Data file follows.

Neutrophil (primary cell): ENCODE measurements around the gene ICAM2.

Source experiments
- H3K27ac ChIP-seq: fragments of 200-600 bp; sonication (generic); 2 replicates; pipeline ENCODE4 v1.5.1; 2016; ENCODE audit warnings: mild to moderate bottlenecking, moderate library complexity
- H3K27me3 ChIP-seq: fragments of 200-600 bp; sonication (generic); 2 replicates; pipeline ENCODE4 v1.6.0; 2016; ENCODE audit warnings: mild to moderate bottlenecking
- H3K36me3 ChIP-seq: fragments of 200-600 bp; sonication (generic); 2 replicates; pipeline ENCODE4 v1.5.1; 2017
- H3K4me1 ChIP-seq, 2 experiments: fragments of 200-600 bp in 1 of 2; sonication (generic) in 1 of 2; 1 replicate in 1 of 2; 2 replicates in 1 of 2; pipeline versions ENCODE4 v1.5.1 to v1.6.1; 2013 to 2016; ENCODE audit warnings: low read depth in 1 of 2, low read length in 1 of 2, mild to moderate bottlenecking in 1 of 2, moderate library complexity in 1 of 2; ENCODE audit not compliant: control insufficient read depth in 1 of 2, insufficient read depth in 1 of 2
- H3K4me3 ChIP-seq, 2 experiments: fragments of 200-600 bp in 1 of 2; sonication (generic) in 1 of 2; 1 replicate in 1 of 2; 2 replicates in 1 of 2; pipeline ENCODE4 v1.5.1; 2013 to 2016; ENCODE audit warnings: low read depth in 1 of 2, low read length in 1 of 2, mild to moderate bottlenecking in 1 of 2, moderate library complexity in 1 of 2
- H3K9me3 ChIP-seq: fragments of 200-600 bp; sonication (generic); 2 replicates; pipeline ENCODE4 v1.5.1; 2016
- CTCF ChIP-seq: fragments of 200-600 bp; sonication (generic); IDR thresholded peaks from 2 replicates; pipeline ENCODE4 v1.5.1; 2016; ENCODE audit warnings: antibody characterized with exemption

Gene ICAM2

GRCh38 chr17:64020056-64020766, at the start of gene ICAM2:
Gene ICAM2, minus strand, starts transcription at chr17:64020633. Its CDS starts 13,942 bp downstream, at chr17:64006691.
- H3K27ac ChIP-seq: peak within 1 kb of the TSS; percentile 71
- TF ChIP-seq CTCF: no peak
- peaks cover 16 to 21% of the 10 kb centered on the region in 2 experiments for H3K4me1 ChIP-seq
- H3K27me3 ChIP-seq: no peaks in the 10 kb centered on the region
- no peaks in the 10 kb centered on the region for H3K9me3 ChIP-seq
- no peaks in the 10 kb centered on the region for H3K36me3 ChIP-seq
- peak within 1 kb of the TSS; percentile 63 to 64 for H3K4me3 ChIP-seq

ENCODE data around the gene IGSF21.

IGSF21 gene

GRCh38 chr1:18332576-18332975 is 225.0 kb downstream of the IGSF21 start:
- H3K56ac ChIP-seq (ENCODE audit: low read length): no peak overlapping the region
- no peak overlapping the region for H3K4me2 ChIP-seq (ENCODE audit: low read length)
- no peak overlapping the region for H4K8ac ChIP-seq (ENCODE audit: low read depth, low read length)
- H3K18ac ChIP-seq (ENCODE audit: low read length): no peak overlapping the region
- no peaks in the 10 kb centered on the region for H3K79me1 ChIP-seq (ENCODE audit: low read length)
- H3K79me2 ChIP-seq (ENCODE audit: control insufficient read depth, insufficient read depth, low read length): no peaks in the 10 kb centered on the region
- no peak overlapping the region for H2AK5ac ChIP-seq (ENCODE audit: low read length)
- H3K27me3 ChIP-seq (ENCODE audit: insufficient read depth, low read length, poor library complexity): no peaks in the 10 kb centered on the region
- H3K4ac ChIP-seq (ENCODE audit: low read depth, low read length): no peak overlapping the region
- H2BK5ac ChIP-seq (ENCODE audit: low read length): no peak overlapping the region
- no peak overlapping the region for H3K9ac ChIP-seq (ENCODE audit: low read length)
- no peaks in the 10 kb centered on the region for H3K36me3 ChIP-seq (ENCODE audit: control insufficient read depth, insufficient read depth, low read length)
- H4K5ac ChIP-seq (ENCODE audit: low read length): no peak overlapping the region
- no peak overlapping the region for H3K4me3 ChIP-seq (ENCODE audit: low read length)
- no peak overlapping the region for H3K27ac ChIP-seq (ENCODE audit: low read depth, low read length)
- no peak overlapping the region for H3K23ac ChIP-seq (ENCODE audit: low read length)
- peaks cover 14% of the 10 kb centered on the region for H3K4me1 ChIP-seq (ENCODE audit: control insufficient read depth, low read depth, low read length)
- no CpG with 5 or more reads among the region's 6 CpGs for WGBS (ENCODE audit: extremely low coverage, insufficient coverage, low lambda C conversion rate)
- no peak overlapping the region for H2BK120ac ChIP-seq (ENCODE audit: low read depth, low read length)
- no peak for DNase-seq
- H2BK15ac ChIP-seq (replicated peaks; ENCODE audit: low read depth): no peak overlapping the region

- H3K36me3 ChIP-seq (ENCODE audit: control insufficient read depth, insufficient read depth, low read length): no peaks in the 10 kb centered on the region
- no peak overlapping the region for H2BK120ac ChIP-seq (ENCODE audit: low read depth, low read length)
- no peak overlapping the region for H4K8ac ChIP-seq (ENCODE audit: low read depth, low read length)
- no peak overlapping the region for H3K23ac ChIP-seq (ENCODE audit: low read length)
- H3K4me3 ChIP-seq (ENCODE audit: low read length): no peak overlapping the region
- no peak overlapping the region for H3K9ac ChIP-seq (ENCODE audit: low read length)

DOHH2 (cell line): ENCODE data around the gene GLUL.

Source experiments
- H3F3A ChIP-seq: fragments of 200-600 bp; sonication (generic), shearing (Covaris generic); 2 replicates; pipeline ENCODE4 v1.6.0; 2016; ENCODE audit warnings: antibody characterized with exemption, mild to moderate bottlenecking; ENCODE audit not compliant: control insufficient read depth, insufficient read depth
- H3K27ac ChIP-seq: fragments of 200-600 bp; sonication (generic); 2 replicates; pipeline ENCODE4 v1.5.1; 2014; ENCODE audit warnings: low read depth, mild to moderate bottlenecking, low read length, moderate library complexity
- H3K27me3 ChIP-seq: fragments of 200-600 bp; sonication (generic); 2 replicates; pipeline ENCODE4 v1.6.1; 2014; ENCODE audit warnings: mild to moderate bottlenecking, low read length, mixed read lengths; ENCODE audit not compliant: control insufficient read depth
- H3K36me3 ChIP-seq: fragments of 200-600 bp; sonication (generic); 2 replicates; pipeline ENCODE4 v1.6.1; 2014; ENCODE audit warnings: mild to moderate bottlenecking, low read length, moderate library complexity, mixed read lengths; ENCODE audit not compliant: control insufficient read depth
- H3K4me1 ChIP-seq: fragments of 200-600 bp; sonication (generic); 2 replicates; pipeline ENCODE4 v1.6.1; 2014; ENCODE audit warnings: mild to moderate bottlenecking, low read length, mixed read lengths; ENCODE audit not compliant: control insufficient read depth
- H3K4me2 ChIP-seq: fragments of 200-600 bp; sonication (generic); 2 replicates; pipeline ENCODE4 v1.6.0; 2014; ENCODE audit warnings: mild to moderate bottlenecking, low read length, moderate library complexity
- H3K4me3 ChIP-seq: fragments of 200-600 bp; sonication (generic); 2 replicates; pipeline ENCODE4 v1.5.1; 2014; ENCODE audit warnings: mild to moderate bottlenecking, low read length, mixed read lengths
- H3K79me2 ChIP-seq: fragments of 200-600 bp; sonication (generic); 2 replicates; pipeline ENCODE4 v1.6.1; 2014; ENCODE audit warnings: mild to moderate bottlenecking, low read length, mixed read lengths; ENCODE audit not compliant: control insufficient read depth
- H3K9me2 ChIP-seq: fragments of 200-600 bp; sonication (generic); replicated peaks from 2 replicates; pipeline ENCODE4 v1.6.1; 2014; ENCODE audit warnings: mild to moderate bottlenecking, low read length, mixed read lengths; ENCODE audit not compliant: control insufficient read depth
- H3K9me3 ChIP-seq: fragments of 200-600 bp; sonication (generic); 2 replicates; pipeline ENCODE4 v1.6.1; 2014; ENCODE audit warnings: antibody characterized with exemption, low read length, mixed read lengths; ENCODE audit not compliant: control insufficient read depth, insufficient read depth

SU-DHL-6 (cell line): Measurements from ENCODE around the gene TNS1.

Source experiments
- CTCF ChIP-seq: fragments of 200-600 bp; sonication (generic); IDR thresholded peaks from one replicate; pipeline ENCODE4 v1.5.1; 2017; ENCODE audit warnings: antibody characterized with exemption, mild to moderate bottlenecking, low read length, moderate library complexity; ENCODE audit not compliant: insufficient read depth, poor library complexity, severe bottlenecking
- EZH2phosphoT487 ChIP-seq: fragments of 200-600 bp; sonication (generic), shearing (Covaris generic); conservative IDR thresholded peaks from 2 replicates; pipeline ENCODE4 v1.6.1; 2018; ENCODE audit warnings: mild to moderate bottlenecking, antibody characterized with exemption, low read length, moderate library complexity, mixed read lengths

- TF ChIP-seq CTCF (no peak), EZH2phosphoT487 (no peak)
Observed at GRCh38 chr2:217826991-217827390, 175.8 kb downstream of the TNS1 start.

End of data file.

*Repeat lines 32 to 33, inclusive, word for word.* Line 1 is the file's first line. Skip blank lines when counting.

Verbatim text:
- H2BK5ac ChIP-seq (ENCODE audit: low read length): no peak overlapping the region
- no peak overlapping the region for H3K9ac ChIP-seq (ENCODE audit: low read length)